Big Horn Basin


From Wyoming Tales and Trails

This page: Ten Sleep, Hunt Expedition.

Big Horn Basin Black Hills Buffalo Cambria Casper Cattle Drives Centennial Cheyenne Chugwater Cody Deadwood Stage Douglas Dubois Encampment Evanston Ft. Bridger Ft. Fetterman Ft. Laramie Frontier Days Ghost Towns Gillette G. River F. V. Hayden Tom Horn Jackson Kemmerer Lander Laramie Lincoln Highway Lusk Meeteetse Medicine Bow N. Platte Valley Overland Stage Photos V Rawlins Rock Springs Rudefeha Mine Sheepherding Sheridan Sherman Shoshoni Superior Thermopolis USS Wyoming Yellowstone

Table of Contents
About This Site

Ten Sleep, 1953

Twenty-eight miles to the east of Worland is the dozing little town of Ten Sleep, settled about 1882. Ten Sleep allegedly received its name by being a ten days (sleeps) journey from Indian camps on the North Platte near present day Casper and near present day Bridger, Montana, on the Clark Fork. Since the journey took twenty days, the half way point was near the present town.

Ten Sleep Mercantile, 1920's

The above wooden building was constructed by Henry Thomas Church in 1905. Upon, Church's death in 1919, the property was acquired by Alex Healy of Buffalo and operated with Church's son-in-law Paul Frison (1893-1989), as indicated on the awning, as Healy and Frison. Frison continued to operate the Mercantile until 1943. Paul Frison served as a justice of the peace, state legislator and town mayor. Frison was also a local historian. The building is on the National Register and is a trip back in time with its tin ceilings and narrow aisles between the merchandize.

Ten Sleep, 1953

Although, In 1810, merchant Wilson Price Hunt's expedition to Oregon passed near present day Ten Sleep and along the Nowood Valley, the area was not settled until the 1880's and 1890's. The Hunt was a member of the Pacific Fur Company. As a guide, Hunt proved to be somewhat inept. He attempted a short cut leading the expedition into an area with so little water that even one of the expedition's dogs died of thirst and the Company was reduced to eating coyote. After passing into present day Idaho, Hunt then attempted to raft down the Snake and as a result lost his supplies and equipment. Of the 59 persons in the expedition, only 35 made it to Oregon.

A portion of the expedition was described:

On the 22nd we ran into what we thought to be the usual route of the Absaroka [Crow] Indians coming from the Mandan villages. The little river beside which we camped and which flowed north was doubtless a tributary of the Powder River. On the 23rd we found another branch; but before we got there we passed through some mountains and some dry gullies. The great heat, the treacherous trail, and the lack of water caused much suffering. Several people were at the point of losing their courage. Mr. [Donald] McKenzie's dog died from exhaustion. While trudging through these barren, arid mountains we could no longer kill buffalo, for they usually keep near water. However, on the 25th we found a few in this area. The hunters stalked them and killed five. The day before, some of the company had eaten a wolf, which they found quite good. We made camp near a third tributary of the Powder River.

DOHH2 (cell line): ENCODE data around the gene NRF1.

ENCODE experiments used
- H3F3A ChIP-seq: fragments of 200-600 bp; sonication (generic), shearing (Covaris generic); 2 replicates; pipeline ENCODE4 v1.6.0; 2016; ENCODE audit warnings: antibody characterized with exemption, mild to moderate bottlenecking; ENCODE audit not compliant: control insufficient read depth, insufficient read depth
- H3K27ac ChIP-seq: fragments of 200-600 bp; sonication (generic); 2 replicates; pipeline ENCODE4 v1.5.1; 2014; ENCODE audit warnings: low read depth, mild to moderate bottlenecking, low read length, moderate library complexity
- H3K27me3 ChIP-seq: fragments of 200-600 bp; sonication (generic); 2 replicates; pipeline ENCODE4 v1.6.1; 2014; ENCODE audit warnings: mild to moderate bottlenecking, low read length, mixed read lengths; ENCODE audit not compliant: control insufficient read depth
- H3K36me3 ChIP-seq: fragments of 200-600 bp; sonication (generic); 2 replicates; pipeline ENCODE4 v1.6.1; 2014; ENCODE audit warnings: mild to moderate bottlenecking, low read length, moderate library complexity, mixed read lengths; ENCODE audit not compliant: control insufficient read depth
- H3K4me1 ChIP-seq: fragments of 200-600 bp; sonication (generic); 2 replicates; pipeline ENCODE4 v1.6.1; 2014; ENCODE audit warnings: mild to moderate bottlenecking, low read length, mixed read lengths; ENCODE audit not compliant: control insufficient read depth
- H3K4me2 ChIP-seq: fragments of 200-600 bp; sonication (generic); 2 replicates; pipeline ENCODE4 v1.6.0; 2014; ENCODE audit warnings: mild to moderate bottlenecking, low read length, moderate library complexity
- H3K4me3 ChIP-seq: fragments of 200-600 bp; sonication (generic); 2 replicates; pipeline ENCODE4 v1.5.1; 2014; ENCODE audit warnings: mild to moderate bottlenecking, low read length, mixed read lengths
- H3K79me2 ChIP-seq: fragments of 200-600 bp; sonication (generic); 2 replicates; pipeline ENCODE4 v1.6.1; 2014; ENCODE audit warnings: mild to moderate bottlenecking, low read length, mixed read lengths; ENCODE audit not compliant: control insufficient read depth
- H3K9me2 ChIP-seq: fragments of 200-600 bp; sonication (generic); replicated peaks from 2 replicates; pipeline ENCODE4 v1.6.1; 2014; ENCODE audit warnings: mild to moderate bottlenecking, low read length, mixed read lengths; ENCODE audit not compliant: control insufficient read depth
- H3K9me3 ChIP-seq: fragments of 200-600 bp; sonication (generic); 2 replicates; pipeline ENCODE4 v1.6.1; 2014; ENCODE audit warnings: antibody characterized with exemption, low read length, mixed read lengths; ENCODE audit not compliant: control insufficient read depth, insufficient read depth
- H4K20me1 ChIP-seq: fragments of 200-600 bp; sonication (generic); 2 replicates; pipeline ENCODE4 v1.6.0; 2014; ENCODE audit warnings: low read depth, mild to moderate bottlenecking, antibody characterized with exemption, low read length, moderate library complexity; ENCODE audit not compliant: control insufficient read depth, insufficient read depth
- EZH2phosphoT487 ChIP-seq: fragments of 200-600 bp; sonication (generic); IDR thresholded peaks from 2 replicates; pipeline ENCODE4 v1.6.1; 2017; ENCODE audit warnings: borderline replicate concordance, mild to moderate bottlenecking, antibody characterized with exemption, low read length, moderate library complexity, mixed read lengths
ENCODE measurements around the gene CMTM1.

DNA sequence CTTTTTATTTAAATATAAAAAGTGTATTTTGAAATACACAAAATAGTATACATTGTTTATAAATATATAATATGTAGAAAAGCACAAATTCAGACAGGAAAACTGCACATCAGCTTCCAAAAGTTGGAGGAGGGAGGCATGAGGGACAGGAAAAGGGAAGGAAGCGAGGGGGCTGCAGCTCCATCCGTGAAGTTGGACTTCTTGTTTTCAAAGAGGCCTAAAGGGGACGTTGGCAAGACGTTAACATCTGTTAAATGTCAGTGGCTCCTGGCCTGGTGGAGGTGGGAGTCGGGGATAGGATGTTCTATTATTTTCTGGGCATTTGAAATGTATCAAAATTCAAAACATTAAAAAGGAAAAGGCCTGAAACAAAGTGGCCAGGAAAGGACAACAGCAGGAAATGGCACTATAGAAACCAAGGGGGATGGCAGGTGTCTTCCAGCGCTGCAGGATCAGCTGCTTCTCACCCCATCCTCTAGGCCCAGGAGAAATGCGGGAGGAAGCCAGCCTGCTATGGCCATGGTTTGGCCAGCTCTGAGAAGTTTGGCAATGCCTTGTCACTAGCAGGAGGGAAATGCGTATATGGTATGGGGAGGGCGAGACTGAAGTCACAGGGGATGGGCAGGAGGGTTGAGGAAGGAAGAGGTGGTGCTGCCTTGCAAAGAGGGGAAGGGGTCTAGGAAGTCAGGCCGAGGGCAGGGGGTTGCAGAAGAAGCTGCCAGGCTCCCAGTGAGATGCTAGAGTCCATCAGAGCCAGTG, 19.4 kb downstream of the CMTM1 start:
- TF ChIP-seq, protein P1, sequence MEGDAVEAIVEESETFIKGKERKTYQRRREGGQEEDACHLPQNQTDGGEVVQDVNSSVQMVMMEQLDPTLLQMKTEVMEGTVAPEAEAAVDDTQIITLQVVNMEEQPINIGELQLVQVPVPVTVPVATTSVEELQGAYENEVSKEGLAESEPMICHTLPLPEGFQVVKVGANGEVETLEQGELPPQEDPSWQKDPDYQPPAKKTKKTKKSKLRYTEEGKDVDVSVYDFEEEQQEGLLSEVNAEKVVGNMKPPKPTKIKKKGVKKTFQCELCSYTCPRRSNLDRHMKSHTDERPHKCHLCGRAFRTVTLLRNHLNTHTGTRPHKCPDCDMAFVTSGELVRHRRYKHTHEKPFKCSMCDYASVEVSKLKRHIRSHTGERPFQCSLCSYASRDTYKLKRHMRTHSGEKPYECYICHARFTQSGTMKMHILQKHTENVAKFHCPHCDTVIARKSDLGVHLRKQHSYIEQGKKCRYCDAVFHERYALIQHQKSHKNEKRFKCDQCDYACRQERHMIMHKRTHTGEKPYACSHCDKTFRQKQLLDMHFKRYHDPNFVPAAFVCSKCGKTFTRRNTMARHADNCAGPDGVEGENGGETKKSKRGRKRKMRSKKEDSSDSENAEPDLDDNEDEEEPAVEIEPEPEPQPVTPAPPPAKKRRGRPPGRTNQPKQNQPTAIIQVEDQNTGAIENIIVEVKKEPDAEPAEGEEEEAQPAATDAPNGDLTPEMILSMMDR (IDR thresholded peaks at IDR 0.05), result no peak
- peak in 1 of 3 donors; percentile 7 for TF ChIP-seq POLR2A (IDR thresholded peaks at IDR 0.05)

A second expedition by the Pacific Fur Company went by ship. It fared little better. Two small boats were lost attempting to cross the bar at the mouth of the Columbia. The captain and crew sailed away before all stores were unloaded. The ship was attacked by Indians at Vancouver Island and blown up.

Ten Sleep, 1930's

In 1864, fifty-four years after Hunt passed through the area, Jim Bridger laid out the Bridger Trail passing near the present site of Ten Sleep for freight wagons heading to the gold fields of Montana. The trail headed out from Red Buttes, skirting the south end of the Big Horn mountains to Bad Water Creek. From there it proceeded over the Bridger Mountains and down to the Bighorn to Nowood Creek to the Greybull where it crossed at Big Bend and from there up into Montana and Virginia City. In the one year, 700 wagons, 1000 head of livestock, and a full twenty-five percent of the population of Virginia City followed Bridger's trail. The following year, however, the Army closed down the trail in favor of the Bozeman Trail. The Bozeman, however, as a result of the Treaty of Ft. Laramie was, itself, closed down in 1868. Thereafter, until the 1880's, access to Virgina City was an arduous trek either by steamboat to Fort Benton and then by ox train or stage to Virginia City, or a circuitous via way of Utah. Even though the steamboats drew only 18 inches unladen and no more than four feet fully laden, the trip was difficult and because of shoaling and low water, the vessels could make it as far as Fort Benton only for several months in the spring when the river was high with snow melt.

The first church in the Ten Sleep was constructed in 1904 and dedicated on January 8, 1905. Local citizens raised $600.00 and also received $300.00 from the Extension Society of Philadelphia, an arm of the Methodist Church. The lumber was donated by Milo Burke. In 1910, the town was officially platted. About ten miles to the south of Ten Sleep is the site of the "Spring Creek Raid" discussed with regard to sheep.

Ten Sleep, 1930's.

The above scene is directly across the street from the previous scene.

Ten Sleep, approx. 1957.

Next Page, Ten Sleep Canyon.